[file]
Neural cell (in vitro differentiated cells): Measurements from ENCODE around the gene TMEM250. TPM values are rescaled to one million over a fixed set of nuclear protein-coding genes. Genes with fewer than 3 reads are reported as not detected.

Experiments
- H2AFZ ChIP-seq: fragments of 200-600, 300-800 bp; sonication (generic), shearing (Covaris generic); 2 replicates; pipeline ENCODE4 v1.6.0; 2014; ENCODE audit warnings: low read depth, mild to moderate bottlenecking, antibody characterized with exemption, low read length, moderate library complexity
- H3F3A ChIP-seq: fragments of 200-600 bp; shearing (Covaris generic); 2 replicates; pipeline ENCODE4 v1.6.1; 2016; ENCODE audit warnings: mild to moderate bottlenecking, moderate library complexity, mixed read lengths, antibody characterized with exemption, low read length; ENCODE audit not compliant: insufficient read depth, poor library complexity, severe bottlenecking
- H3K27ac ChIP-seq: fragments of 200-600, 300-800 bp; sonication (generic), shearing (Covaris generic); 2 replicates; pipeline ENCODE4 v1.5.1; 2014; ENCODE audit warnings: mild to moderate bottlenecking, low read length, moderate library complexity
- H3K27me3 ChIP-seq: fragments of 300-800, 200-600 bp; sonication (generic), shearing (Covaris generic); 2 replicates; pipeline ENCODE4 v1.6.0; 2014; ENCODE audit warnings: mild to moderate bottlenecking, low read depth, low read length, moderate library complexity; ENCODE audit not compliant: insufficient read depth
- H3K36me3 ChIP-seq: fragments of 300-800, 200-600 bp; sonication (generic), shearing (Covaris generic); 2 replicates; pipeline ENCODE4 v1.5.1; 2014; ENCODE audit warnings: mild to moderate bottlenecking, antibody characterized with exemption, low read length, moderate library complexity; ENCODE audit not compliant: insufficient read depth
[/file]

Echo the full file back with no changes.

Neural cell (in vitro differentiated cells): Measurements from ENCODE around the gene TMEM250. TPM values are rescaled to one million over a fixed set of nuclear protein-coding genes. Genes with fewer than 3 reads are reported as not detected.

Experiments
- H2AFZ ChIP-seq: fragments of 200-600, 300-800 bp; sonication (generic), shearing (Covaris generic); 2 replicates; pipeline ENCODE4 v1.6.0; 2014; ENCODE audit warnings: low read depth, mild to moderate bottlenecking, antibody characterized with exemption, low read length, moderate library complexity
- H3F3A ChIP-seq: fragments of 200-600 bp; shearing (Covaris generic); 2 replicates; pipeline ENCODE4 v1.6.1; 2016; ENCODE audit warnings: mild to moderate bottlenecking, moderate library complexity, mixed read lengths, antibody characterized with exemption, low read length; ENCODE audit not compliant: insufficient read depth, poor library complexity, severe bottlenecking
- H3K27ac ChIP-seq: fragments of 200-600, 300-800 bp; sonication (generic), shearing (Covaris generic); 2 replicates; pipeline ENCODE4 v1.5.1; 2014; ENCODE audit warnings: mild to moderate bottlenecking, low read length, moderate library complexity
- H3K27me3 ChIP-seq: fragments of 300-800, 200-600 bp; sonication (generic), shearing (Covaris generic); 2 replicates; pipeline ENCODE4 v1.6.0; 2014; ENCODE audit warnings: mild to moderate bottlenecking, low read depth, low read length, moderate library complexity; ENCODE audit not compliant: insufficient read depth
- H3K36me3 ChIP-seq: fragments of 300-800, 200-600 bp; sonication (generic), shearing (Covaris generic); 2 replicates; pipeline ENCODE4 v1.5.1; 2014; ENCODE audit warnings: mild to moderate bottlenecking, antibody characterized with exemption, low read length, moderate library complexity; ENCODE audit not compliant: insufficient read depth